Concert review: My Morning Jacket – Strand of Oaks at the Brooklyn Bowl – Las Vegas – October 9-10, 2015

Published by JB on October 13, 2015

My Morning Jacket – Strand of Oaks – at the Brooklyn Bowl – Las Vegas – October 9-10, 2015

Stretching their deep catalog one inch at a time…..

It’s not a coincidence that My Morning Jacket doesn’t make a big deal about Record Store Day – the most lucrative day of sales the music industry has.  I assume it’s because their records are merely the tame appetizer to their live show.   On vinyl they sometimes sound tepid – not sure how to compel an audience listening through mediocre ear buds.   But with a live show even their most ordinary album tracks spring to life, as if you just needed to add a cup of water and three hours of sunshine.   Moments later you have this fully blossomed rock and roll festival onstage whereas the album is merely a polite souvenir.   The My Morning Jacket live show is an unpredictable, 3-D experience in vibrating surround sound.

The two shows at the Hollywood Bowl were very light on conversation, heavy on extended versions, and interjected with deep tracks, both new and old.   The caveat is that My Morning Jacket’s deepest tracks aren’t always their best.   To the band’s eternal credit, they could (and would) play a four-night stand with four mutually exclusive set lists.   So a two-night stay is merely a light shrug into their catalog.  Two nights means 45 different songs, and away we go.  Hear your favorite jam on night one and you better keep it close to your heart – because you won’t hear it tomorrow night.   The drawback of this obvious perk is that stretching too far into the Jacket’s catalog comes with some inherent limitations.  Tracks can lose momentum, slow the show’s inertia, or just flat out struggle with an audience that perhaps only 10% are familiar with.

The 5-man ensemble onstage is second to no one.  But stretching their catalog to its thinnest line is a risk, and one that pays off only occasionally.   In years past My Morning Jacket played a tighter setlist, more true to their standouts, with less bombastic finishes (or at least it seemed that way).   But with the Waterfall tour every song is a candidate for a rock and roll revival.   Given that they’re still the finest live band in the world and have been since about 2008.   To these ears they’ve simply seemed better in the recent past.   True to form though it’s still a memory for the ages to see a band like this in their prime.   Were the Beatles better in 1966 than they were in 1964?   Maybe.  But who cares.  It was the Beatles.  In their prime.   Same goes for My Morning Jacket during this reign of stage dominance.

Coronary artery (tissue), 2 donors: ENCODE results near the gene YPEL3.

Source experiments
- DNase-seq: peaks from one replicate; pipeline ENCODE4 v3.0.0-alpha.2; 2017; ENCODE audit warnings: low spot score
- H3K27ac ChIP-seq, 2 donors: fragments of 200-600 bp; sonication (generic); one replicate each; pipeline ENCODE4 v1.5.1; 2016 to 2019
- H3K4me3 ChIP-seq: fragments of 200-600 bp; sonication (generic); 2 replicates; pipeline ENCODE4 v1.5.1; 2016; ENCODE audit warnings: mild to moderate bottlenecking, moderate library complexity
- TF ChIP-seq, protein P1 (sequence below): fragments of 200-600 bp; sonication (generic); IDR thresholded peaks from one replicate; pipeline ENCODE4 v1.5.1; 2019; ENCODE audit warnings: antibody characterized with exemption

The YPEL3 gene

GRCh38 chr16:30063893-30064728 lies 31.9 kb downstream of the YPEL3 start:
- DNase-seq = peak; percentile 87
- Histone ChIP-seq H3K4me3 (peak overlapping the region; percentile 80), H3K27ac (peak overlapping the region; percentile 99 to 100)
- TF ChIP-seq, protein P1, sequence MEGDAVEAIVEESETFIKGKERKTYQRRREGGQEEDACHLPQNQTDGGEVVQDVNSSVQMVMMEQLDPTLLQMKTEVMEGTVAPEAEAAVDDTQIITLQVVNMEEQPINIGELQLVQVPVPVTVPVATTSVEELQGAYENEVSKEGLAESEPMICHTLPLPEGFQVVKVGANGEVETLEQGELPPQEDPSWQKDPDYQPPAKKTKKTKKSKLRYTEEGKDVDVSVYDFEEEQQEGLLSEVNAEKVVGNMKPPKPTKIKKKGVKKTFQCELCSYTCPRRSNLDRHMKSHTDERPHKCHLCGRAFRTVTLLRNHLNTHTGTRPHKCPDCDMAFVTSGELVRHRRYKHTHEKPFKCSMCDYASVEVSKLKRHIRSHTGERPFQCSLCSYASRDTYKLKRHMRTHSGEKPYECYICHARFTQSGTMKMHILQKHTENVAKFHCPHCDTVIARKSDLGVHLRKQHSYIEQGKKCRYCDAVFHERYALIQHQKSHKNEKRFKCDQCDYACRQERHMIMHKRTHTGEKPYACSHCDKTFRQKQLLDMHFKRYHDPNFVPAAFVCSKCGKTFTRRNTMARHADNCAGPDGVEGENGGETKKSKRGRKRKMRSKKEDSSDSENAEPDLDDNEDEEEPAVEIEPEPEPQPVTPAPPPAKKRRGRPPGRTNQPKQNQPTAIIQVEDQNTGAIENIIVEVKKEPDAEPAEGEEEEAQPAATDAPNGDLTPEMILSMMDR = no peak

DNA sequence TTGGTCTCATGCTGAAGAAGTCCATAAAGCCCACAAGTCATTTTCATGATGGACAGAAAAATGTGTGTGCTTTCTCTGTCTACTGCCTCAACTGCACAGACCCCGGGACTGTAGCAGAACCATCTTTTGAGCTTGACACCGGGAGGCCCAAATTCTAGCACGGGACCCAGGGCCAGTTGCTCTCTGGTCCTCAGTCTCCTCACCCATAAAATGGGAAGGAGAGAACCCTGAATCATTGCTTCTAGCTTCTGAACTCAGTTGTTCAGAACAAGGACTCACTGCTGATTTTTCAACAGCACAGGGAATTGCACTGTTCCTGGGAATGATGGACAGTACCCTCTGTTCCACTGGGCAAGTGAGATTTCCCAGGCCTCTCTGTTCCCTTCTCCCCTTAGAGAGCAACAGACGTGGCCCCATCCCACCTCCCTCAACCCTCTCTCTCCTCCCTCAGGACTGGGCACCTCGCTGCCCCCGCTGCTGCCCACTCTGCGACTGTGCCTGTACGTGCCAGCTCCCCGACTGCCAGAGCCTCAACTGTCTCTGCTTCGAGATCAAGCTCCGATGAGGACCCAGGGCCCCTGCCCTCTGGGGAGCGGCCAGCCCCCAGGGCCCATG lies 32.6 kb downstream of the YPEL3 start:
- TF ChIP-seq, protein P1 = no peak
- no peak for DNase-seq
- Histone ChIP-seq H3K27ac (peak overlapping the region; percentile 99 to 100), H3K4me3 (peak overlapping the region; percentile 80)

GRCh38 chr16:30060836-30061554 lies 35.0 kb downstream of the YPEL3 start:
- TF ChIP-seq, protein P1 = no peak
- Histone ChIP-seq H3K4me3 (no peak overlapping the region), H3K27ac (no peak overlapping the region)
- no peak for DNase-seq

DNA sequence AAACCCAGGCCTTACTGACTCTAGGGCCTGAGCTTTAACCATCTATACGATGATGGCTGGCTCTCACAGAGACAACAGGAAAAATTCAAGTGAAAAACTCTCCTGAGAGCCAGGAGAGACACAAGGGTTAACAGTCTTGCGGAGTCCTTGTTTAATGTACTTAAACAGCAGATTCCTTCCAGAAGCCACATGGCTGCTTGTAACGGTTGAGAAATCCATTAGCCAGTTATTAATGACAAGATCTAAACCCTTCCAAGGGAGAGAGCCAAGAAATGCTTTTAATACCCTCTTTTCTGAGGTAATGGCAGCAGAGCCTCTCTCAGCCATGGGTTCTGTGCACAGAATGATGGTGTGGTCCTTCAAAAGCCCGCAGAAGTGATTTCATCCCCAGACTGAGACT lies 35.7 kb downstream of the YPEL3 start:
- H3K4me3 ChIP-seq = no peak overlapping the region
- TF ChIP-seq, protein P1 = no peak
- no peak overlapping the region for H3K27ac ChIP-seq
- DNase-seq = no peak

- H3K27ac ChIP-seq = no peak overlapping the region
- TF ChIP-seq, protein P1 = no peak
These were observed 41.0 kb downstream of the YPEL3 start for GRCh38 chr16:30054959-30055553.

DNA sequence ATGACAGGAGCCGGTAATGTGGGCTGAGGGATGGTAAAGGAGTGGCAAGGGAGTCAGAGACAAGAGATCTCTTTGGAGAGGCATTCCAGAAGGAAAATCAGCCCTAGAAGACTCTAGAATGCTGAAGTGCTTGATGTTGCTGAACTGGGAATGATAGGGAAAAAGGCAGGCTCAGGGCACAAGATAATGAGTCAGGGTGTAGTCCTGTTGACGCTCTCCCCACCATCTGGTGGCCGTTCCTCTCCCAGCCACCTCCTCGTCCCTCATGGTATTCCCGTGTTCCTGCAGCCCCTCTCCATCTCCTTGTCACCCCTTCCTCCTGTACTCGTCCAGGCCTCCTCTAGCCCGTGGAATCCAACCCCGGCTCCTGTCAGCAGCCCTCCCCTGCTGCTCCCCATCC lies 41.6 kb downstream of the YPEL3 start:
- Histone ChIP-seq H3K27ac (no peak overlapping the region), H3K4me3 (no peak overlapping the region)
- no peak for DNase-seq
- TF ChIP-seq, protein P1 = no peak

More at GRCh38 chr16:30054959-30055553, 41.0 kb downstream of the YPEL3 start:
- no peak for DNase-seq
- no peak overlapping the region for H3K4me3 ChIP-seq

Decades from now we may look upon this tour as their best – the one in which they stretched their legs (and their fanbase) the most.  Jim James is the coolest man in rock with a backing quartet that whales away with unresting ease.   From the opening notes of ‘Circuital’ on night one to the six-track encore on night two, they make no apologies for what they are; the greatest live band in the world doing whatever they want to do.




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